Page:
Global plastic production has quadrupled and will rise further

Global plastic production has quadrupled over the past four decades, and 8.3 billion tonnes of virgin plastics was produced globally up to 2015. Out of this, 6.3 billion tonnes have ended up being plastic waste; of this, only 9% was recycled, 12% incinerated and 79% dumped. If current production and waste management trends continue, roughly 12 billion tonnes of plastic waste will be in landfills or in the natural environment and the making of these plastics will contribute with up to 15% of greenhouse gas emissions by 2050.

Katsiaryna Pabortsava and Richard S. Lampitt published a study in in Nature Communication a few weeks ago.

"High concentrations of plastic hidden beneath
the surface of the Atlantic Ocean"

Concern over plastic pollution of the marine environment is severe. The mass-imbalance between the plastic litter supplied to and observed in the ocean currently suggests a missing sink. However, here we show that the ocean interior conceals high loads of small-sized plastic debris which can balance and even exceed the estimated plastic inputs into the ocean since 1950. The combined mass of just the three most-littered plastics (polyethylene, polypropylene, and polystyrene) of 32–651 µm size-class suspended in the top 200 m of the Atlantic Ocean is 11.6–21.1 Million Tonnes. Considering that plastics of other sizes and polymer types will be found in the deeper ocean and in the sediments, our results indicate that both inputs and stocks of ocean plastics are much higher than determined previously. It is thus critical to assess these terms across all size categories and polymer groups to determine the fate and danger of plastic contamination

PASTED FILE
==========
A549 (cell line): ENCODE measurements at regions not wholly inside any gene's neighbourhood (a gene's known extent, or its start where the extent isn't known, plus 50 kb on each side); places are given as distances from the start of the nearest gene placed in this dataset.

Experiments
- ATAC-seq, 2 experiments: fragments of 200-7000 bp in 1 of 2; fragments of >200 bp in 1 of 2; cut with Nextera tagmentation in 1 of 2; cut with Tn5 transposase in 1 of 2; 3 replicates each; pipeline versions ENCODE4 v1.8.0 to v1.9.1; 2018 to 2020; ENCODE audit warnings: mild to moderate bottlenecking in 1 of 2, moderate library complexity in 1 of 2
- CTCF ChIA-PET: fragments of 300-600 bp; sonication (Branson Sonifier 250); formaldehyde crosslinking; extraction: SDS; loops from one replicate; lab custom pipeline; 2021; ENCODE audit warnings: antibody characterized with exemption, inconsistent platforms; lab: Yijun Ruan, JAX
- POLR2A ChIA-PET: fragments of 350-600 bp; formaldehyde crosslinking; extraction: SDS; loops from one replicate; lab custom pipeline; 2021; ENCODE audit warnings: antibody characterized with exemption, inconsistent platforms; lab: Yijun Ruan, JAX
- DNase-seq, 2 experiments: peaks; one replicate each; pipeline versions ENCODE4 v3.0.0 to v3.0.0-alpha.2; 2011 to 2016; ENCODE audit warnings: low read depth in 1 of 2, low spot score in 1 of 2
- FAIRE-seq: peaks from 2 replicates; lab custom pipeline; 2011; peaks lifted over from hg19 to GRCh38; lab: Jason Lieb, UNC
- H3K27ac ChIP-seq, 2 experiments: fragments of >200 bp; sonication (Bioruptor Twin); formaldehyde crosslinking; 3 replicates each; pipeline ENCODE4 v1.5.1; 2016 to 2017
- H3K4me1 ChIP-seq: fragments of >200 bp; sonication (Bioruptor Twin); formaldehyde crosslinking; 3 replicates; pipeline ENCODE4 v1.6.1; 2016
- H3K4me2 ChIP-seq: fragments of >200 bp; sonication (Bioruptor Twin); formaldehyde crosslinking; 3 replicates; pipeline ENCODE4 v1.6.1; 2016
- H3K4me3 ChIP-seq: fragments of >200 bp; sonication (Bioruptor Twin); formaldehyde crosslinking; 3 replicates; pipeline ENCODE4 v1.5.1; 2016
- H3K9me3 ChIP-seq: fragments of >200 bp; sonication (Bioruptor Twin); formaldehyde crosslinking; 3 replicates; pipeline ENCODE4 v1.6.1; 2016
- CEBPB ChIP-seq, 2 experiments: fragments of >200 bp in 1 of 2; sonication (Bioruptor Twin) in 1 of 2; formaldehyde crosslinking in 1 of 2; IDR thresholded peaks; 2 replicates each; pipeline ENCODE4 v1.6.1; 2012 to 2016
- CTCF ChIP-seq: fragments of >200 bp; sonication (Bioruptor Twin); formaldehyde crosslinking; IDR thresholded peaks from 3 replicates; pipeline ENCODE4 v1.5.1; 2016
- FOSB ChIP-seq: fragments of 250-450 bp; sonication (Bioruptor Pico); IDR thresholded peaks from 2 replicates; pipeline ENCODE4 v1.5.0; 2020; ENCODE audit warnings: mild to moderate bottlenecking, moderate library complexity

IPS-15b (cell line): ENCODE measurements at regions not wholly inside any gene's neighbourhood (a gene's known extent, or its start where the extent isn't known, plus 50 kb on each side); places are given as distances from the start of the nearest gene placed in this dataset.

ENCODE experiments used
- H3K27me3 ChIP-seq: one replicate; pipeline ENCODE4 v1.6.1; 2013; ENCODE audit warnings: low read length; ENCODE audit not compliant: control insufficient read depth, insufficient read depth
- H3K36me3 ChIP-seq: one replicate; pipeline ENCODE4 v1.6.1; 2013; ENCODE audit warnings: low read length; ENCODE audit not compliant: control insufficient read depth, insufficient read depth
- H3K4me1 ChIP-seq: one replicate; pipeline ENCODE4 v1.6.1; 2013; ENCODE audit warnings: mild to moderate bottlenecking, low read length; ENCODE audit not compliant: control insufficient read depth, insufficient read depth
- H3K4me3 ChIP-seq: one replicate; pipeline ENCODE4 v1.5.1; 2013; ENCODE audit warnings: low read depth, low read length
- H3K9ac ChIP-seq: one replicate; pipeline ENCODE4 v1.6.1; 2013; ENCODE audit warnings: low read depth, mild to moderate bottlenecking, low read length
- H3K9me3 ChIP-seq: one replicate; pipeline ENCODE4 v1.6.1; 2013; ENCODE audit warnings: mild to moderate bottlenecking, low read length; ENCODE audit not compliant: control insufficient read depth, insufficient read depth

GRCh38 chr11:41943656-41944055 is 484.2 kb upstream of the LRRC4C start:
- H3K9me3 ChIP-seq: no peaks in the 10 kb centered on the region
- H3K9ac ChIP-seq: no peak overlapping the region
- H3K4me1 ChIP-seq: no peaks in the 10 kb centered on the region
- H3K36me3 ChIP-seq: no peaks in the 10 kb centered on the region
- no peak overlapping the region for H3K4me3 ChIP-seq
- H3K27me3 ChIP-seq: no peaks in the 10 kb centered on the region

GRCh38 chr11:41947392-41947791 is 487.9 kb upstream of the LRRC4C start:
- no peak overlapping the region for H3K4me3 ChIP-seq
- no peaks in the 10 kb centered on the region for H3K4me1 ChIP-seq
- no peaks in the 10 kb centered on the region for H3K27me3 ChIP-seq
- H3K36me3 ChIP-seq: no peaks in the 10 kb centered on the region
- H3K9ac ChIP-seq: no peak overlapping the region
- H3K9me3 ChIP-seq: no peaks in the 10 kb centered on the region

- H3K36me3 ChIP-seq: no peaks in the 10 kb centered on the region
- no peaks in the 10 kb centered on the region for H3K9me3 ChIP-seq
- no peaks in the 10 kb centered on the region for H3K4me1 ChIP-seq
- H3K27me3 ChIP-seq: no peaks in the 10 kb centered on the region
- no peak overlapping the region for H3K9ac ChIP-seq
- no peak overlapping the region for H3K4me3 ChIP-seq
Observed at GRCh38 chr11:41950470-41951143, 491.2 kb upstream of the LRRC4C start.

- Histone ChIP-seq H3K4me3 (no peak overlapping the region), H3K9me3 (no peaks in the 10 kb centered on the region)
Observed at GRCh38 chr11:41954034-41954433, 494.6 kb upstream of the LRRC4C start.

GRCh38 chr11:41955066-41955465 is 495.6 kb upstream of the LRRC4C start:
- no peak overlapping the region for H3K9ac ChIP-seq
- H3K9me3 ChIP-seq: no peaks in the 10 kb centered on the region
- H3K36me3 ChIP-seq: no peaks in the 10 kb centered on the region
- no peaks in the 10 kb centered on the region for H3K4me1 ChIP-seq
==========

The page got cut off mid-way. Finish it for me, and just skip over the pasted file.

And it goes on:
The five OPTOCE-countries are producing an estimated 176 000 tonnes of plastic waste every day and have some of the highest releases of plastic waste to the sea. These countries also have the highest production of cement, steel, and electric power, using huge amounts of coal and contributing with a large chunk of the world's greenhouse gas emissions. Replacing parts of this coal with Non-Recyclable Plastic Waste may represent a win-win opportunity – preventing the plastic from ending up in the ocean, reducing the need for fossil coal and indirectly reducing greenhouse gas emissions by avoiding building incinerators or landfills.

Read the ICR article "Ocean plastic: an opportunity in the circular economy?"

Recycling suffers